BEIJING â€“ Anguished relatives of the 239 people aboard the Malaysia Airlines jet that vanished after taking off from Kuala Lumpur were preparing Sunday to travel closer to the presumed crash site off the southern tip of Vietnam.
Distraught and frustrated, many relatives demanded the airline release more information regarding Beijing-bound Flight MH370, which disappeared early Saturday with passengers and crew from 14 nations.
The airline warned relatives Sunday “to expect the worst,” but one Chinese family clung to faint hope that their loved one isn’t dead: the sound of a ringing cellphone.
“This morning, around 11:40, I called my older brother’s number twice, and I got the ringing tone,” said Bian Liangwei, from Dingzhou in north China’s Hebei Province. At 2 p.m., Bian rang again and heard it ringing once more.
“If I could get through, the police could locate the position, and there’s a chance he could still be alive,” said Bian, who passed the number to Chinese police and Malaysia Airlines.
More than 100 family members of passengers have gathered at the Beijing Lido Hotel, one of three hotels in the Chinese capital where the airline has supplied rooms. “The airline people are better now than they were Saturday, they give us more information about the plane, provide some things we need and always escort us,” said Zhang Hongjie, whose wife, Zheng Ruixian, was on the flight.
The multination search for the plane has yielded little to date. A low-flying plane on Sunday spotted an object in waters off Vietnam that could be debris from the site, but no official determination had been made, authorities said.
Once the location is determined, Malaysia Airlines will set up a response control center either in Kota Bharu, Malaysia’s northernmost major city, or in Vietnam, Ignatius Ong, an airline representative, told a news conference Sunday in Beijing. Vietnam is setting up a command center in Phu Quoc.
The airline will fly two family members for each missing passenger to Kuala Lumpur, the Malaysian capital, or another destination if it is closer to the plane’s location. Efforts by Chinese authorities to fast-track passports for relatives who lack them appeared to succeed, as some relatives reported receiving passports Sunday, when Beijing’s passport office is closed, within hours of applying.
The first flight for relatives who want to travel to Kuala Lumpur will be Monday, said Ong, while arrangements will continue for those who decide to wait in Beijing. But many relatives remained angry Sunday at the still-limited information available, after receiving very little news Saturday.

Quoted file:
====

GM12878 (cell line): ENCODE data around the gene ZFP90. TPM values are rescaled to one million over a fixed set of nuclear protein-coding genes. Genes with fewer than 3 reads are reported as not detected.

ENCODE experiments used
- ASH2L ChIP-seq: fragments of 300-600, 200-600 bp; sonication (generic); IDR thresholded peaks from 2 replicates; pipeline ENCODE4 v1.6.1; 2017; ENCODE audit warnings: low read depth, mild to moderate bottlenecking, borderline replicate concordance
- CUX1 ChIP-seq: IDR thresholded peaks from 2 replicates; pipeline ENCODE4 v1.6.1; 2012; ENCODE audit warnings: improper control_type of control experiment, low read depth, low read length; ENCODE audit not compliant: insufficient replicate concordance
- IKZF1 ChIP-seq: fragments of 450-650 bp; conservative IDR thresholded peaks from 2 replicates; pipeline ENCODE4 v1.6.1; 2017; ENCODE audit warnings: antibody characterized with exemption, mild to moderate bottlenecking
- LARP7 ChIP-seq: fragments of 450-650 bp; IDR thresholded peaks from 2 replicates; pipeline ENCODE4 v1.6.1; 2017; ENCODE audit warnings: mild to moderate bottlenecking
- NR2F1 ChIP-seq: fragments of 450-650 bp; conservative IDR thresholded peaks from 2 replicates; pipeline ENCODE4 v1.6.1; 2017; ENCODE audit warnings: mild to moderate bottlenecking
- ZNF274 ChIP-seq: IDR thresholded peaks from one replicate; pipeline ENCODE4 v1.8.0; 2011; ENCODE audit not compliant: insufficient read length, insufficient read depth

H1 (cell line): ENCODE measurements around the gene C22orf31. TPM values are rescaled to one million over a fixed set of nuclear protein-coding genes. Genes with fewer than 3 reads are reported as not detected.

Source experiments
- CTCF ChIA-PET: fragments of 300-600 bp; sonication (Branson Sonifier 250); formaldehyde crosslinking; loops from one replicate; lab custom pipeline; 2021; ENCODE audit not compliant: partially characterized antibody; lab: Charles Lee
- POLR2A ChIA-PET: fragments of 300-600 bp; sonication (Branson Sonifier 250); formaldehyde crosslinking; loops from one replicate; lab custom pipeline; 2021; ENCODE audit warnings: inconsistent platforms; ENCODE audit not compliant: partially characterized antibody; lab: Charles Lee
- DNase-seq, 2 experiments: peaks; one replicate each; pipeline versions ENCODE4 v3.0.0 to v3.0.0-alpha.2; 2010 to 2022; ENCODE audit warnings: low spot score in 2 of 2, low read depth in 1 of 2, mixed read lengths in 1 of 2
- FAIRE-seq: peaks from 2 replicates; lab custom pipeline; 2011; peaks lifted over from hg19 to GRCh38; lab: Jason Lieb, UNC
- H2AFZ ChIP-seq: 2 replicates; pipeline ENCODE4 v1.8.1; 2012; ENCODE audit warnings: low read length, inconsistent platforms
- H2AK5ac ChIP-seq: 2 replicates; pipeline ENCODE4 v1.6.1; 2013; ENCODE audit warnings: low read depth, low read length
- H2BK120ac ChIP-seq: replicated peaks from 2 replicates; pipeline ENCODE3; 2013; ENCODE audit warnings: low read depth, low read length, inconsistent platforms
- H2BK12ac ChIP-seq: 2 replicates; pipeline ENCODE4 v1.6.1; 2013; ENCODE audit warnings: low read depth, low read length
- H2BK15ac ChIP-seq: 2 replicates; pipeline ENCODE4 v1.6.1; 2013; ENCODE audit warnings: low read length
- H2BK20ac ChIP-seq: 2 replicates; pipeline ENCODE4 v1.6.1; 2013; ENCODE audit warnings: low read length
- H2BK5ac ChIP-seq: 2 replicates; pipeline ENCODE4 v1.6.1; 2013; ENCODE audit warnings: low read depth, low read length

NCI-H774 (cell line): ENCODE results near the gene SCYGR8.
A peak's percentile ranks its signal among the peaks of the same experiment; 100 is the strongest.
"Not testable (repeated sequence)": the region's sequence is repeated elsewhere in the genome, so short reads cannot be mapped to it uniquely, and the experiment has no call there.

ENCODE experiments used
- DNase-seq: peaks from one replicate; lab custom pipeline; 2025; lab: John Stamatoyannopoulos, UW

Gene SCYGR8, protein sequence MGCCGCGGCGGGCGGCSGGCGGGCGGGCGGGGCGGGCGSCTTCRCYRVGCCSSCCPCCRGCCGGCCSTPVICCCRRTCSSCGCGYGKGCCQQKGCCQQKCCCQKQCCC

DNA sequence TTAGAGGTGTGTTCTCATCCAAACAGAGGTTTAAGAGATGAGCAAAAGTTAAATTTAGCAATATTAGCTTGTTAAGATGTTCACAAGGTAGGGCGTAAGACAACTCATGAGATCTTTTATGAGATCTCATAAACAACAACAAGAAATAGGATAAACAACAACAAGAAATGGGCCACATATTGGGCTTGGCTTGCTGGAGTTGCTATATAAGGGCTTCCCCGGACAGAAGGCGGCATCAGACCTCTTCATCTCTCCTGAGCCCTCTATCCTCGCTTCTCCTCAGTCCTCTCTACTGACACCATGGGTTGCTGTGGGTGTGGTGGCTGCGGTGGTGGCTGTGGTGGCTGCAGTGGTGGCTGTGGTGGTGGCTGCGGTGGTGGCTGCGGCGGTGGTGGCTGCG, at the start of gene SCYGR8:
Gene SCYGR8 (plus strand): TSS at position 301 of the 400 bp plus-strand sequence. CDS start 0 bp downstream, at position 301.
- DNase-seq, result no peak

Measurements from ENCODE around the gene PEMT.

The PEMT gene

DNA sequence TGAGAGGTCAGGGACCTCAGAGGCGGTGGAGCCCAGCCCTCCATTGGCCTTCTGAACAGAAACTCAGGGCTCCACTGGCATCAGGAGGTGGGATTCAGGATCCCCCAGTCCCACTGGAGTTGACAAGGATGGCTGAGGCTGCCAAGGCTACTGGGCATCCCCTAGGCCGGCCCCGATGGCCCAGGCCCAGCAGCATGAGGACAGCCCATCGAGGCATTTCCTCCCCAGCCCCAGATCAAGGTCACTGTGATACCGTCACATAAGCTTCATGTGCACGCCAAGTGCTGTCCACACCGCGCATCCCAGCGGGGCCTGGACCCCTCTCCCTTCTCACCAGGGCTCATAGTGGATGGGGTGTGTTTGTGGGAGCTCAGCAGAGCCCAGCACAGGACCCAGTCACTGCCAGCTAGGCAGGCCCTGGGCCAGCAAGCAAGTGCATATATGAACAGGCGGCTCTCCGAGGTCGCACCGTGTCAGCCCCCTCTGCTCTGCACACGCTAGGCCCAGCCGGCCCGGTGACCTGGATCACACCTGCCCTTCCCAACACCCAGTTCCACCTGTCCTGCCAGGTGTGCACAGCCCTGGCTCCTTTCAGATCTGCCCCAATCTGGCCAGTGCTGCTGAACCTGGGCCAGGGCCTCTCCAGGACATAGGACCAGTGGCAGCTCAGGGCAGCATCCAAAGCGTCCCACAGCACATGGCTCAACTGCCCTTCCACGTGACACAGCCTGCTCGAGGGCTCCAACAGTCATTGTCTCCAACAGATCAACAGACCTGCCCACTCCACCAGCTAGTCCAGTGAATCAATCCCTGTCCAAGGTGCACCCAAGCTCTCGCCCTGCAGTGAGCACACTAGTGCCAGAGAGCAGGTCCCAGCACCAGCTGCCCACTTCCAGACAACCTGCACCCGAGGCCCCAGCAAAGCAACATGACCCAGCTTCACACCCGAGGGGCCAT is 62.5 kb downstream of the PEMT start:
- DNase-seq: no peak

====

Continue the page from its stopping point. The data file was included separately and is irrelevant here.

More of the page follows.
More than 80 relatives, after a midafternoon meeting with airline representatives, signed a petition demanding the airline “announce the truth of this incident” by 5 p.m., or they would go to “make representations” at the Malaysian Embassy.
“I will definitely go to that place, when the plane is found,” said Zhang Hongjie, 44, who has no passport, and signed the petition Sunday. His 18-year-old daughter18 is “very sad and anxious,” Zhang said.
As speculation centers on whether two passengers were using stolen passports, Zhang said “it could be a terrorist incident,” when told about the reports.
Ong, from the airline, said boarding was allowed because those names matched up on the passenger list, itinerary and passports.
The 153 Chinese nationals on board ranged from celebrated painters and calligraphers to telecom business people, tourists, builders and at least one man who dreamed of becoming a dentist. Bian Liangwei’s brother Bian Liangjing, 26, defied the rough, rural stereotype of Chinese migrant workers.
A dentistry graduate of the medical college in Hebei’s provincial capital, Shijiazhuang, Bian Liangjing was among several Dingzhou natives who left one year ago for their first experience of manual labor overseas. Leaving behind his wife and infant daughter, Bian bent steel for cement pillars on a Singapore building site, for a $1,500 monthly wage, said his brother.
“He wanted to earn some money first, as it’s expensive to set up a dentist’s clinic in China,” said Bian Liangwei.
The brothers last spoke at Chinese New Year in February, when the elder Bian chided the younger for spending money on a call, instead of free texting via social media. “Don’t worry, it’s good here and my job is not tiring,” claimed Bian Liangjing of his tough duties in hot and humid Singapore.
The younger Bian wanted to keep calling his brother Sunday, but feared it would run down the battery of his sibling’s phone. Malaysia Airlines’ Ong said he had tried the number several times himself, and passed the number to the Chinese government.
When Bian heard a false report that the airline said his cellphone connection was a “rumor,” Bian and his uncle cursed loudly â€” and stormed off to find airline staff.